Our second informational report will come to us from Richard Burt, who is chair of the QEP Development Committee, and he’s going to talk about the e-portfolio project. Richard if you would.
Richard Burt, chair of the QEP Development Committee: Good afternoon, my name is Richard Burt. I’m the head of the McWhorter School of Building Science here at Auburn, but I’m here today in the capacity as chair of the Quality Enhancement Plan (QEP) Development Committee to talk to you about the Auburn Professional E-portfolio Project. The QEP is one of the key components of the SACS reaccreditation process. The development of the QEP has been a SACS requirement for several years, but this is the first time Auburn University’s been required to do this. You will see from this slide for a project to be successful, which we hope our will be, several criteria have to be met. Process for developing the QEP has so far taken 2 years. The 30 member exploratory committee was constituted in August 2010 to identify possible topics, solicit proposals, and make recommendations to senior leadership. Process resulted in 4 topics being recommended to the senior leadership for consideration of which the e-portfolio project that was chosen. The development committee from which I am chair was constituted last September with a charge to develop a working plan to implement the selected QEP topic of e-portfolios. [38:50] I believe some of the exploratory committee and some of the development committee are here, so I would like for those folks to raise their hands so people know who they are.
Our initial deliberations focused on what type of e-portfolio our project would focus on. After review of the current research and analysis of e-portfolio project of other institutions we settled on professional e-portfolios or sometimes called showcase e-portfolios. So what is a professional e-portfolio? A professional e-portfolio allows a student to synthesize learning experiences, showcase their skills and abilities to multiple audiences, such as future employers or graduate program administrators. The nature of electronic communication allows a wide range of artifacts to be included, word documents, Powerpoint presentations, spreadsheets, images, even movies, they go beyond the materials that could be included in traditional portfolios that many disciplines already require. You are probably aware of online networking sites like, Linked-in, which allows students to present the evidence of their learning to real audiences, but such site don’t include the reflective process that helps students find connections or synthesize their experience. Paper portfolios, [40:23] the types that I see architects in my college carrying around, include artifacts as evidence an offer a reflection that allows a student to synthesize and make a connection to different learning experiences, but because of their nature they are difficult to share with real and multiple audiences and rarely include evidence of technology competency necessary to modern life. Likewise, online writing such as blogs might include opportunities for students to reflect, communicate to real audiences and utilize technology, but they don’t include different kinds of documents that is evident in student learning experience. The e-portfolio combines all of these.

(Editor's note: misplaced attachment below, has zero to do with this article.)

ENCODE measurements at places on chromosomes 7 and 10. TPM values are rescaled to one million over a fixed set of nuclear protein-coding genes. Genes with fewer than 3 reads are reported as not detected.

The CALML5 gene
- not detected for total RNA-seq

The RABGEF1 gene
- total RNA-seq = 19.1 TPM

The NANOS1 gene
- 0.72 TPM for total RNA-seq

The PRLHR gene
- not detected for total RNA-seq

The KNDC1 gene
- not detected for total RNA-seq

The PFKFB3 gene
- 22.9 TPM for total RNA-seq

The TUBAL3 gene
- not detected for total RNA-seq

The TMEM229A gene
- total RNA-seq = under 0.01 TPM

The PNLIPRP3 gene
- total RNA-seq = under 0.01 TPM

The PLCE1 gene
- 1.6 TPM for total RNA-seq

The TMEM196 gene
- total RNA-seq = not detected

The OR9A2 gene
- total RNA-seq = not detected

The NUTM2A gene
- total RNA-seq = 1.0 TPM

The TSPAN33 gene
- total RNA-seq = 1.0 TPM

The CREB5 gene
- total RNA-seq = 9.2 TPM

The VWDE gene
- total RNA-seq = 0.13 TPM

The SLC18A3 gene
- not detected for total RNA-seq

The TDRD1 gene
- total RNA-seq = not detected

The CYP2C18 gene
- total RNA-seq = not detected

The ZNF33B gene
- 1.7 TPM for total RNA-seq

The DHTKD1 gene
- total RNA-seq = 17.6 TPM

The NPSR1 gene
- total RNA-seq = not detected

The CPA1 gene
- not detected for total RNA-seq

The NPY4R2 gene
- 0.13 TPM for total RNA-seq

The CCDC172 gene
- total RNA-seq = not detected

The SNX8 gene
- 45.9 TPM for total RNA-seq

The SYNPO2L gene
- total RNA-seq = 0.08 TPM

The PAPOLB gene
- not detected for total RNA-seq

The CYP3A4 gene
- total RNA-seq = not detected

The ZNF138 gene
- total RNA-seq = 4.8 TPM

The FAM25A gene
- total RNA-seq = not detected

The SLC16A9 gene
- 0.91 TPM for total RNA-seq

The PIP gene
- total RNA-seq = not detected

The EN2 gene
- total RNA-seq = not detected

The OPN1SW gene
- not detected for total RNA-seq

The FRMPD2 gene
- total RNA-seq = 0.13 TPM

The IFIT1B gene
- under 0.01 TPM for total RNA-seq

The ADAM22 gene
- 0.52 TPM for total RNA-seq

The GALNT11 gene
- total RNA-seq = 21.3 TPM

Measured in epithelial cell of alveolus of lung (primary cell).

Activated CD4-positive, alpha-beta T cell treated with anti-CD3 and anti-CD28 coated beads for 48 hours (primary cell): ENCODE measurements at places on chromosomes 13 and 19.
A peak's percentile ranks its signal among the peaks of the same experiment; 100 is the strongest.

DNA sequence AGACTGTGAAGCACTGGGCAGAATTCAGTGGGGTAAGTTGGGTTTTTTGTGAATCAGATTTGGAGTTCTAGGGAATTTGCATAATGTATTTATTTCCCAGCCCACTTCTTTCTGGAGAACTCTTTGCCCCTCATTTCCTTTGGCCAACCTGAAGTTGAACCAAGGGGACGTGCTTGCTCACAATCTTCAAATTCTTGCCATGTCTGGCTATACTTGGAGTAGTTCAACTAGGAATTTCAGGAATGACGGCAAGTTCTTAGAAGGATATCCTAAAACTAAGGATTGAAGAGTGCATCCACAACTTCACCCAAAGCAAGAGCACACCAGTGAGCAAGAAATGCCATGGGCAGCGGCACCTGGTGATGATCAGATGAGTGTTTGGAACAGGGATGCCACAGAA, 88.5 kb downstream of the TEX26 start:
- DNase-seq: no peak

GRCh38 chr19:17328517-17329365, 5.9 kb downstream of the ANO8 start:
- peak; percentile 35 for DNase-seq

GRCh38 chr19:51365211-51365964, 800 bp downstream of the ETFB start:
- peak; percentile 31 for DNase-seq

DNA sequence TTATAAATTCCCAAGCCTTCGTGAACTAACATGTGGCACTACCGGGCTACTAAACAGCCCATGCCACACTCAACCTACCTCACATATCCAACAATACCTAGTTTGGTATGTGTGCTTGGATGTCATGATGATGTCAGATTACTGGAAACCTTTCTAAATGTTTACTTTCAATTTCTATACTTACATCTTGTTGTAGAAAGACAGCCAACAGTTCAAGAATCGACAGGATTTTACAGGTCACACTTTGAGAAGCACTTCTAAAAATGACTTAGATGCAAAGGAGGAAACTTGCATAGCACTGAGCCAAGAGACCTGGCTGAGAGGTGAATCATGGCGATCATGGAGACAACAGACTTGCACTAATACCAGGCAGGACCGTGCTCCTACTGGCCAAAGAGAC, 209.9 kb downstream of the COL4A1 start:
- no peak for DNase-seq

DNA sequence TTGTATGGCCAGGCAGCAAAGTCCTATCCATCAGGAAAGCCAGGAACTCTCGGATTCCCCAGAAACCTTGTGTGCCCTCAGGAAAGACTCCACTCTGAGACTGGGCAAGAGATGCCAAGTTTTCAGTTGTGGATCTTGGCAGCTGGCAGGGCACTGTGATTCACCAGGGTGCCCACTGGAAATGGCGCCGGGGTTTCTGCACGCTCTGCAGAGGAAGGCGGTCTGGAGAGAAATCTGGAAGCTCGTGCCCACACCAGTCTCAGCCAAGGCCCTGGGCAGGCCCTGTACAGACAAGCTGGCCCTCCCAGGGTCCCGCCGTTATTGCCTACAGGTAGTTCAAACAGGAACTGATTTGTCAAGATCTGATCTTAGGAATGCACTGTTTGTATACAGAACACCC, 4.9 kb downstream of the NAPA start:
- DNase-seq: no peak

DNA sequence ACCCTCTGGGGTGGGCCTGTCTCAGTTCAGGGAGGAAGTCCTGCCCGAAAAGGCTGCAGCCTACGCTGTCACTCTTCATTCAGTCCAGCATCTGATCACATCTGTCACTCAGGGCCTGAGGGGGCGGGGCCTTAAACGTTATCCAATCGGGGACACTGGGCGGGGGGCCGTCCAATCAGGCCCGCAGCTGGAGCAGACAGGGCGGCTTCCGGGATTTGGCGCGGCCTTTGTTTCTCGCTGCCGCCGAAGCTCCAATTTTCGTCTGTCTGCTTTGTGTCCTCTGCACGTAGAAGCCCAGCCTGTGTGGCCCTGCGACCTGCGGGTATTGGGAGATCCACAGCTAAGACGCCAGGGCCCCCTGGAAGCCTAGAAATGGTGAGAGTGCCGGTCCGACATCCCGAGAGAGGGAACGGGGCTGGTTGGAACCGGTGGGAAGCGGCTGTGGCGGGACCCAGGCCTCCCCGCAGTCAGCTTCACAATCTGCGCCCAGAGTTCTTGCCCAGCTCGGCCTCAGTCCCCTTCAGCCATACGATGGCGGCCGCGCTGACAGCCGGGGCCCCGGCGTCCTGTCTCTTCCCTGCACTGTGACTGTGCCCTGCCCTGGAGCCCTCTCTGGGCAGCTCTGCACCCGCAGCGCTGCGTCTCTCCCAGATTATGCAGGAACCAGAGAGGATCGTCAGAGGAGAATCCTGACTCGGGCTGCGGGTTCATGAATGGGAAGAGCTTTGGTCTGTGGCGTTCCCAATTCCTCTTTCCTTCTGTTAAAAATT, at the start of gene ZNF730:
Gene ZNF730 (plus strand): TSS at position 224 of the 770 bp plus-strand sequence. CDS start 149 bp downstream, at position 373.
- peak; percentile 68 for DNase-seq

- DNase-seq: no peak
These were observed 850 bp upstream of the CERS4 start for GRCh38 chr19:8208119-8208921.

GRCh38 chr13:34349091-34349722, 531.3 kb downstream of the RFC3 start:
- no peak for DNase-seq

A professional e-portfolio provides students with an opportunity to reconsider, synthesize their experience both academic and extracurricular. It is not a static document and will change as students acquire new skills and abilities both within the university and as they progress into their careers. During their time at Auburn students acquire multiple skills and abilities in and out of the classroom. Students have expressed an interest in showcasing their skills to help them move into their future careers. The professional e-portfolio will give them this opportunity. The nature of the professional portfolio is that it is developed for an audience of the students choosing. The student might develop several different e-portfolios, each for a different audience. Many academic programs, like building science–my own program, require students to have a capstone or a senior project. This requires students to reconsider their academic experiences as a steppingstone into their future career. It would be and easy fit to accommodate professional e-portfolio into these.
I don’t have an e-portfolio, I’m no longer a student. I guess I don’t need one I’m probably might do one in the future, but I thought it would be good for you to hear from a student that has one. Laura Elmer is a graduate student and is a member of our QEP Development committee and she is here to tell you about her professional e-portfolio. [42:49] Laura.